In an interview on Monday, March 1st, Mr Wilson said that the DUP would fight the existence of the Protocol with “every means we have.” Mr Wilson claims that the NIP will create an additional struggle for Northern Ireland’s business, large and small, following the Covid-19 pandemic as it will inhibit trade between the UK and, well, the UK. Something has to be said, meanwhile, for the change in tone of his party’s leadership. Prior to January 2021, the DUP were happy to keep the support of the Tory’s Brexit plan; turns out you can be paid a Billion-pound cheque to keep quiet. Morally questionable remarks aside, First Minister Foster’s change in direction is understandable. Whilst this Article has clearly shown its discontent with Mr Wilson, it also seeks to remind the world (if ever possible) that the EU’s actions earlier this year were undeniably foul. I use the word foul with reason. You see, something that’s foul is like a bad smell; you can’t identify its causes but you know its bad.
Whilst I can’t identify the EU’s decision to revert its policy on the Irish Border, I know it’s bad. Mrs Foster has also stated her commitment to ending the Northern Ireland protocol and quite frankly it’s the right thing for her to do. She’s the leader of the most Unionist party in Britain (making a laughing stock of Prime Minister Theresa May’s inaugural speech on that sunny London day).
Because of this, it’s understandable that she wants Northern Ireland’s constitutional position within the UK to remain that which was set out in the Good Friday/ Belfast Agreement 1998. What isn’t understandable, is that Mr Lyons and Mr Wilson think the right thing to do during a pandemic, which has seen unrivalled economic implications and has brought the Irish border back to the fold of European continental politics, is to make the markets unstable; you don’t puncture your own tire and blame the AA after all, do you? I mean, what would I know!
But it’s undeniable that after everything both the DUP and Sinn Fein, not to mention the other Northern Irish political parties, have done to ensure a peaceful prosperity on this land is being threatened by the irrationality of the DUP’s own.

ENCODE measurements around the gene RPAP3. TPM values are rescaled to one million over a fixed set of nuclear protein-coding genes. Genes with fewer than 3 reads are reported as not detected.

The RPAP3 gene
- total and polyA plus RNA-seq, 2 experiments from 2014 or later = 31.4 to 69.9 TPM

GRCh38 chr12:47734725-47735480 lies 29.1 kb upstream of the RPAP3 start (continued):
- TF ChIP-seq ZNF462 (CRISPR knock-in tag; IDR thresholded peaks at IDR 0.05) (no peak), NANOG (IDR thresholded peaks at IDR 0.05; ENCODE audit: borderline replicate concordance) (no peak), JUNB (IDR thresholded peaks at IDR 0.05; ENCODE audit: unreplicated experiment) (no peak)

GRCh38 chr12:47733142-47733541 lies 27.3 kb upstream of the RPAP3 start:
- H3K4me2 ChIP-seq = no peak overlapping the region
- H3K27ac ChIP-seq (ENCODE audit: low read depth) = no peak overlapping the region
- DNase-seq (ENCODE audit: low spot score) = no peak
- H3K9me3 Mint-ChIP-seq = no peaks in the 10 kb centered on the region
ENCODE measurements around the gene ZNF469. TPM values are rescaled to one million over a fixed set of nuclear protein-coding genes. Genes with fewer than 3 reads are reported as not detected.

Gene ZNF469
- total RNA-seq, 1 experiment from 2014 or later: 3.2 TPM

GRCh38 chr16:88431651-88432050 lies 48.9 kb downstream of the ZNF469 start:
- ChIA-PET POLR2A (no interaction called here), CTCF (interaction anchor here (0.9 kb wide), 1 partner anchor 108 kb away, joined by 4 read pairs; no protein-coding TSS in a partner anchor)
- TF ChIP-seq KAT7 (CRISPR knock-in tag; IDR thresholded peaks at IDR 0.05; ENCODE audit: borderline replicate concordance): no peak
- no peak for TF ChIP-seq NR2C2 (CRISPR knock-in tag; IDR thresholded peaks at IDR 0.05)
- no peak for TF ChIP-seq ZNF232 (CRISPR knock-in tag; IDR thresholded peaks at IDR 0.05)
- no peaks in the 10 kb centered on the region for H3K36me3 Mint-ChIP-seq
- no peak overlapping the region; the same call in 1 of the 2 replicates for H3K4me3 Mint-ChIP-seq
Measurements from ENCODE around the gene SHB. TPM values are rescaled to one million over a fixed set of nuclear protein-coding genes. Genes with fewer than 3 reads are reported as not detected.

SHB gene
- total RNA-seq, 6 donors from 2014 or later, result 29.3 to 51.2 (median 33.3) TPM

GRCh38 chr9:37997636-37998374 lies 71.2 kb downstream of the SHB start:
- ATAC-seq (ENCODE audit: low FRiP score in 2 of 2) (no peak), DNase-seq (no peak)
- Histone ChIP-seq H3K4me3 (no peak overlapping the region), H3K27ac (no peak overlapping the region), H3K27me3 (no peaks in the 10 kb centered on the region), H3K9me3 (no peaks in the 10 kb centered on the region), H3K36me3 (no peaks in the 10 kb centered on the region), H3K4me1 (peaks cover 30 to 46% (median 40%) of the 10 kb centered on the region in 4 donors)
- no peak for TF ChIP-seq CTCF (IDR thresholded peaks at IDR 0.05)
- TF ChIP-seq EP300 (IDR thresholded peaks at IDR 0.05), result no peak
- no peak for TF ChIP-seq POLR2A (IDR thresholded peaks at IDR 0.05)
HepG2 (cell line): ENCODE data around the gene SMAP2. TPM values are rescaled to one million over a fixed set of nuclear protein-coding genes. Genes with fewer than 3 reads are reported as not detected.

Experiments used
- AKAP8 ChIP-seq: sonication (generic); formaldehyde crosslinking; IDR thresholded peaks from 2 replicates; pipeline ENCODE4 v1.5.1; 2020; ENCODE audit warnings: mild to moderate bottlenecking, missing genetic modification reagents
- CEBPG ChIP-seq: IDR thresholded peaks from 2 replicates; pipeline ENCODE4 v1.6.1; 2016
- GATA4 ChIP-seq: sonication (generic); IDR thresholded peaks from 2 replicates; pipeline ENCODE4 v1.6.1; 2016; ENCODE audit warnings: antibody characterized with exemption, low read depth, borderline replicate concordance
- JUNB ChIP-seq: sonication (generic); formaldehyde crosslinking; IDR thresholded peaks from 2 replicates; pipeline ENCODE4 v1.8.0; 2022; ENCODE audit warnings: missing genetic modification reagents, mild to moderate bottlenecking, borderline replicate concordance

Peter Donnelly, Editor
As the UK Government recently ratcheted up the political game with the European Union, by unilaterally extending the grace periods on goods in transit between Great Britain and Northern Ireland, this is set to be the first major diplomatic spat of Spring 2021. This comes barely two months into the workings of the post-Brexit trading arrangements; the EU is now set to advance legal proceedings to fire a firm warning shot over the bows of the UK Government.
Yet the old adage – ‘people in glass houses should not throw stones’ – comes to the forefront of minds where the EU are concerned; they have always done thinly-veiled pietism the best. After all, at the end of January they moved to implement Article 16 of the NI Protocol which would have seen physical checks on the border between Northern Ireland and the Republic of Ireland on life-saving Coronavirus vaccines; it was a hastily retracted faux pas which not only galavnised British public opinion against the bloc but had the ultra-rare consequence of uniting all major parties within the notoriously divided political arena that is Northern Ireland.
Add to the always simmering Northern Ireland political cauldron the development that the Loyalist Communities Council, a legal body representing proscribed loyalist paramilitary groups, wrote to the Prime Minister earlier in the week to withdraw their support from the Good Friday Agreement until such times that the Protocol situation is resolved to their satisfaction. Making peace should not be conditional and regardless of such pronouncements it is an unwelcome, yet evidentally unsuprising, development from the body which, although representing these illegal groups, should be doing all that is possible to contain community tensions.
What is clear is that now somebody, somewhere and somehow must demonstrate the necessary diplomatic skill to eclipse the grandstanding and go some way to having these issues resolved as a matter of urgency.
The Gown will keenly observe developments with all its combined sense and sensibility.
Words accompanying the photographs, in the article, are attributed to the Editor.